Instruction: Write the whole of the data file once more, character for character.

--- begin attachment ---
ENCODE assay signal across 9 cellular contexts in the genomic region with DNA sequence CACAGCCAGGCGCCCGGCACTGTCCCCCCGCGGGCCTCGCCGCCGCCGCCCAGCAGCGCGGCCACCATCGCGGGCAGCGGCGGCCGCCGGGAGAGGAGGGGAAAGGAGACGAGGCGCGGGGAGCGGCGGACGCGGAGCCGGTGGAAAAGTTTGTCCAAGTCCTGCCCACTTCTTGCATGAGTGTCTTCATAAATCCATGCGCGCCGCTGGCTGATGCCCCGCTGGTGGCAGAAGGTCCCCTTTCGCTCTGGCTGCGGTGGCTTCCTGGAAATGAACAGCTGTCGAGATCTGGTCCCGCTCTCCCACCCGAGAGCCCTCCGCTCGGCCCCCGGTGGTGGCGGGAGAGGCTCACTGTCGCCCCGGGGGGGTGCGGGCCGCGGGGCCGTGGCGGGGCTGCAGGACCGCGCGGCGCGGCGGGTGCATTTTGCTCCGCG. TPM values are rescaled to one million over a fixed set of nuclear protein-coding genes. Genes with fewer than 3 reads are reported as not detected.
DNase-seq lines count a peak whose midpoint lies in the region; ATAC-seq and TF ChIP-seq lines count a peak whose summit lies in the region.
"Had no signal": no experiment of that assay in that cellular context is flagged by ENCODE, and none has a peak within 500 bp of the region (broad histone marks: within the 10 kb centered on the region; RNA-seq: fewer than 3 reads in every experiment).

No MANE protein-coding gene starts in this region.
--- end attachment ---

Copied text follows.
ENCODE assay signal across 9 cellular contexts in the genomic region with DNA sequence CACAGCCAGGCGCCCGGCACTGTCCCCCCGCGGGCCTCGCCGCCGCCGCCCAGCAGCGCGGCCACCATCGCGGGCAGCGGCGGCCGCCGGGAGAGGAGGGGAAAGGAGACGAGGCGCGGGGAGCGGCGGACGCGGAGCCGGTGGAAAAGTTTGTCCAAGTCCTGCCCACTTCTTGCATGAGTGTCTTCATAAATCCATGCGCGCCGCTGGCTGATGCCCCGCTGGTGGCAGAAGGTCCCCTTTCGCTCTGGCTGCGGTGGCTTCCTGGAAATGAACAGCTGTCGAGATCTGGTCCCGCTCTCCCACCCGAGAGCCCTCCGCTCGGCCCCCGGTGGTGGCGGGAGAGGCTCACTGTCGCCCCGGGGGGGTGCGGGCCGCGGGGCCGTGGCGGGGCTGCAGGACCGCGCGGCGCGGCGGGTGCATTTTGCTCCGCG. TPM values are rescaled to one million over a fixed set of nuclear protein-coding genes. Genes with fewer than 3 reads are reported as not detected.
DNase-seq lines count a peak whose midpoint lies in the region; ATAC-seq and TF ChIP-seq lines count a peak whose summit lies in the region.
"Had no signal": no experiment of that assay in that cellular context is flagged by ENCODE, and none has a peak within 500 bp of the region (broad histone marks: within the 10 kb centered on the region; RNA-seq: fewer than 3 reads in every experiment).

No MANE protein-coding gene starts in this region.